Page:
- AI chatbots will save businesses an estimated $8 billion annually by 2022
- Companies can choose a range of chatbot avatar forms and likenesses for their chatbots to fit audiences and use cases
- x and emotional intelligence are the main determinants of chatbot avatar success
Nearly a decade ago, the team that designed Siri had a decision to make. Should they give Siri a humanoid avatar to go along with her voice interface? Or should they render her on screen as she remains today: a small undulating orb, hovering quietly in the background?
Ultimately, they ditched the avatar, but it was a more out of gut instinct than empirical research. As Shawn Carolan, one of Siri’s early investors, told Forbes a few years later, “If Siri looked like me or you, maybe our friends would use it and like it, but somebody in a different part of the world would not. So, we figured if it was just a name and a nice voice, people could put their own face on it.”
Many more companies today are facing the same dilemma, only now the stakes are higher and the choices more complex. AI chatbots and assistants are no longer just the province of giant tech companies like Apple, Amazon, and Microsoft. They’ve evolved into a category of business applications that’s growing 25% annually and estimated to save businesses $8 billion per year in costs by 2022, according to Juniper.
Chatbots powered by AI are already handling phone and even video conversations with customers, helping to reduce the cost of support. In the future, virtual assistants could wind up handling most basic support requests, experts say.
“Two to three years ago I wouldn’t have expected the kind of quality of interaction and the expectation that AI will understand you,” says Austin Tate, professor of knowledge‑based systems at the University of Edinburgh and director of the Artificial Intelligence Applications Institute. “I am surprised now when it doesn’t.”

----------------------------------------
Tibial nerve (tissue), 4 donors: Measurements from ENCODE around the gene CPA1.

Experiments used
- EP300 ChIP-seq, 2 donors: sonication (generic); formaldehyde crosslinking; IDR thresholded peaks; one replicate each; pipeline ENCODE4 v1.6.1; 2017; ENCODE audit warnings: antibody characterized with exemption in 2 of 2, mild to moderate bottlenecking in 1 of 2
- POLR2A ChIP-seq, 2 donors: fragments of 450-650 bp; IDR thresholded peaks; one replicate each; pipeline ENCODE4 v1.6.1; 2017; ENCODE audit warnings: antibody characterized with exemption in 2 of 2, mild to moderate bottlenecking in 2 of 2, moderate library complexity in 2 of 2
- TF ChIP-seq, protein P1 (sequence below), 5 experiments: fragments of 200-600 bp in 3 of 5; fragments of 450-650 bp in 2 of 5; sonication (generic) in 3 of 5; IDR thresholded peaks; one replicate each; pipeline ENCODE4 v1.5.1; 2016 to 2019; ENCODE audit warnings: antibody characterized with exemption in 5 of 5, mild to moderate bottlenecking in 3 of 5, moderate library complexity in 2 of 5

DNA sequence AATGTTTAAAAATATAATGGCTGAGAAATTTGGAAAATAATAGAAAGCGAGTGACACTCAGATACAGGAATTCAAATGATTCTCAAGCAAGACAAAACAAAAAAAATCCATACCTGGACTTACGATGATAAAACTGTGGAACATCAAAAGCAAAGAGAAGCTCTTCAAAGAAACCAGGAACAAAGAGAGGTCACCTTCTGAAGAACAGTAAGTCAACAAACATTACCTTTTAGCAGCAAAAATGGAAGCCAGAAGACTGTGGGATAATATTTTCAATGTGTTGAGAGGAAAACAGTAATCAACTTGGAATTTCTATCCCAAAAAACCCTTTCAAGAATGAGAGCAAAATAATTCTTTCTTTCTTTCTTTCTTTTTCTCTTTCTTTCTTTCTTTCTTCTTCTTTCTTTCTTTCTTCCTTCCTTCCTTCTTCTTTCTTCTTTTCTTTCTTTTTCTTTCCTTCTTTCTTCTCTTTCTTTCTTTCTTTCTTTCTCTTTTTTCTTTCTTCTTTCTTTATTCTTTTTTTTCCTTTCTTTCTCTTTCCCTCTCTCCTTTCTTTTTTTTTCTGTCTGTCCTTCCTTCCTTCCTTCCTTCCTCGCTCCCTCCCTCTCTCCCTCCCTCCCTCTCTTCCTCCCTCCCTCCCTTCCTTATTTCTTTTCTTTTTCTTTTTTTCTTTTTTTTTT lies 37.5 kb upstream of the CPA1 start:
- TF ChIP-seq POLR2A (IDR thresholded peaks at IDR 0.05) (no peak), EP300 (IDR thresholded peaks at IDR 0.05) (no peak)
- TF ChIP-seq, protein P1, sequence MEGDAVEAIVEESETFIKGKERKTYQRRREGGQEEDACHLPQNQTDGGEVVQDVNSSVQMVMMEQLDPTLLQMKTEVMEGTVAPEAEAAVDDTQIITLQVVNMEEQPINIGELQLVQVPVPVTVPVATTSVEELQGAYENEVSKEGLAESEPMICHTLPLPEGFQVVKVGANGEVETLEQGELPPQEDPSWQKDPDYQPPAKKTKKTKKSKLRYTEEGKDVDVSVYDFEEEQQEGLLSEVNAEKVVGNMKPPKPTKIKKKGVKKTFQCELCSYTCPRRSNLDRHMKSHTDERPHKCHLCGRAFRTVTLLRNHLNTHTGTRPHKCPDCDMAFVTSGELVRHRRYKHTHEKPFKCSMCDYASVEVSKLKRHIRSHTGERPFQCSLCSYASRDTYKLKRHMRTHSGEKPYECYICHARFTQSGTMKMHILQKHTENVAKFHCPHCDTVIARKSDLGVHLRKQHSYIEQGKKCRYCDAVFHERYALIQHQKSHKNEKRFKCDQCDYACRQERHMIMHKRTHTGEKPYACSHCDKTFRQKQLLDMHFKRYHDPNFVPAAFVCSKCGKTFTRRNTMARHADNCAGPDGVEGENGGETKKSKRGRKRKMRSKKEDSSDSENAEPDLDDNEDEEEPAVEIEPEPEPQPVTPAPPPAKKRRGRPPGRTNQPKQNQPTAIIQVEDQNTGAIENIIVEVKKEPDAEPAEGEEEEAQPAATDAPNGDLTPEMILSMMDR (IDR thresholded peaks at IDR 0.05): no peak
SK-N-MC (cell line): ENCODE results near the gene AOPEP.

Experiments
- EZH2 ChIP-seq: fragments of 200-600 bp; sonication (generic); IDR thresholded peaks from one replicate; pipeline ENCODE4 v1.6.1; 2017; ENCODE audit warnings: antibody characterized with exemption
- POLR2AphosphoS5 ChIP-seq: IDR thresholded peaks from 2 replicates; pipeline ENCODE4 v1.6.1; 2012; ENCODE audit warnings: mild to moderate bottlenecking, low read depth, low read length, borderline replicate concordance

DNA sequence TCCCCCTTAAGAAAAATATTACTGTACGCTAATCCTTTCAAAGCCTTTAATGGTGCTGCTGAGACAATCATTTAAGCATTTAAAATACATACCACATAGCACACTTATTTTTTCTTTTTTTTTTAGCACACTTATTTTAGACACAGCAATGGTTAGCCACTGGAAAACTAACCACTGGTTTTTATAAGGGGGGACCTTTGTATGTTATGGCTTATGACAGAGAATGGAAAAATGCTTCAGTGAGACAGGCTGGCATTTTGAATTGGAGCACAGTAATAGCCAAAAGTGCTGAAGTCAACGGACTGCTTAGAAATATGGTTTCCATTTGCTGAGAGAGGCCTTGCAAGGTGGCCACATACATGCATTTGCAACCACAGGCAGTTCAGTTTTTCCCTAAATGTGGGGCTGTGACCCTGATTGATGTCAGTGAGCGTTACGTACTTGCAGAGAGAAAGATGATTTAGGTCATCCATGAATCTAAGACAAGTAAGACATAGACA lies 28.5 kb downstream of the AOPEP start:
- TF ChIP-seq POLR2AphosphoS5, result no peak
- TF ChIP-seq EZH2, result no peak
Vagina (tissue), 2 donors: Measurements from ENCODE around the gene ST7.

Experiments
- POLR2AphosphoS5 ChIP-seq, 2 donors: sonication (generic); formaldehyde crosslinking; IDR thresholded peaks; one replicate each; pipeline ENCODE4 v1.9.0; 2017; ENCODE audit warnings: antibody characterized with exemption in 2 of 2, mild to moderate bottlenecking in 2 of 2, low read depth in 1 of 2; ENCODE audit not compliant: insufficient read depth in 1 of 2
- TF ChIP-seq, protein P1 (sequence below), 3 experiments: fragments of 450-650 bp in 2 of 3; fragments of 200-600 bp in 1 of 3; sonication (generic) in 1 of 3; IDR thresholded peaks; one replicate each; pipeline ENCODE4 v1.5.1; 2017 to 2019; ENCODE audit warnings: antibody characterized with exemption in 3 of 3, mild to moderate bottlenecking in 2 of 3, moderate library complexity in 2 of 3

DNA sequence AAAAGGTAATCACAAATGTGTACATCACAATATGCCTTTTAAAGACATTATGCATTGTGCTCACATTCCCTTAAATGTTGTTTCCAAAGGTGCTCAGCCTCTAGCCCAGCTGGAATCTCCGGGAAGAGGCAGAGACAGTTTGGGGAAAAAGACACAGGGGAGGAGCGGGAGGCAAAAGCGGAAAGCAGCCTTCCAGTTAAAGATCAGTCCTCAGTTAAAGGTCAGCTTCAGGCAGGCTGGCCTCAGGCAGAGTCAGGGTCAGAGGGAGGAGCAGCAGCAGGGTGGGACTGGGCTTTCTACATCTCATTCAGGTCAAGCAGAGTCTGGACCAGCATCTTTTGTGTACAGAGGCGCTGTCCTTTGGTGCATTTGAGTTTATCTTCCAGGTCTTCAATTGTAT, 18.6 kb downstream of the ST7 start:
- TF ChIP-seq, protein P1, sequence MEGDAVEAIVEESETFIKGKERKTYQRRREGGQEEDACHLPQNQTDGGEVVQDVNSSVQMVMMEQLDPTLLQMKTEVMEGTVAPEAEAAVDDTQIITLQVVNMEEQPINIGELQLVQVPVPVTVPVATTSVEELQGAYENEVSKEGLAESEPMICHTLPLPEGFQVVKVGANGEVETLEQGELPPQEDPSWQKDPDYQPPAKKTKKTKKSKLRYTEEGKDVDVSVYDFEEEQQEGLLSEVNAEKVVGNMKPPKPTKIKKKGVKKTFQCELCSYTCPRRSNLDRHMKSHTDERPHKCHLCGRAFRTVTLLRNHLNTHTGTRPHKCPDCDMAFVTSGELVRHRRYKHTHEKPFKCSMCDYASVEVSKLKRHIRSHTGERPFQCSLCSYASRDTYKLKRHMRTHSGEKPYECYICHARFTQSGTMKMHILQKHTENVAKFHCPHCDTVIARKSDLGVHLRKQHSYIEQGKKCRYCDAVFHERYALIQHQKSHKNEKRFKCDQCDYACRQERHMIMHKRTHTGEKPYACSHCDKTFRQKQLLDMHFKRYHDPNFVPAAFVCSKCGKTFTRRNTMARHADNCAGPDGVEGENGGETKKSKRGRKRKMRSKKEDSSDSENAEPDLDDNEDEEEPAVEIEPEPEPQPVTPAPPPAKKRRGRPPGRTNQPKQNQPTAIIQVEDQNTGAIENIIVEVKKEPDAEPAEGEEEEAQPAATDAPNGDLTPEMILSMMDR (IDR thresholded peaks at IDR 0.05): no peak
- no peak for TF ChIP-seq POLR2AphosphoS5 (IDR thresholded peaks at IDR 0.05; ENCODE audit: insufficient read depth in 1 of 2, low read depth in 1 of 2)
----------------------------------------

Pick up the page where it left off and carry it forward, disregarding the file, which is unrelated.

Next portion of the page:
Because virtual assistants are getting smarter and more capable, companies are assigning them tasks that only humans could do in the past. This raises new questions: How do companies make customers and employees feel comfortable interacting with virtual agents? Should they set them up as faceless tools with customizable voice and gender? Or should they design ethnically ambiguous, 3D human avatars such as Autodesk’s Ava, with thousands of programmed facial expressions designed to respond to every nuance of your interactions?
There isn’t a set playbook, at least not yet. Companies are following their own cues and knowledge of their customers’ needs to figure out the right form factor for each virtual agent.
Chatbot avatar diversity
Today’s AI avatar population are a diverse bunch. When it comes to a defining characteristic such as gender, many companies have moved away from an older standard of deferential female characters or voices toward a broader mix of genders. Others offer genderless avatars or male‑female tandems such as X.ai’s virtual assistants Andrew and Amy.
Some AI technology providers, such as New York‑based IPsoft, have adopted a hyper‑realistic approach. In 2014, IPSoft launched Amelia, an AI chatbot platform fronted by a 3D avatar that they produced by digitizing the features and movements of real‑life model Lauren Hayes.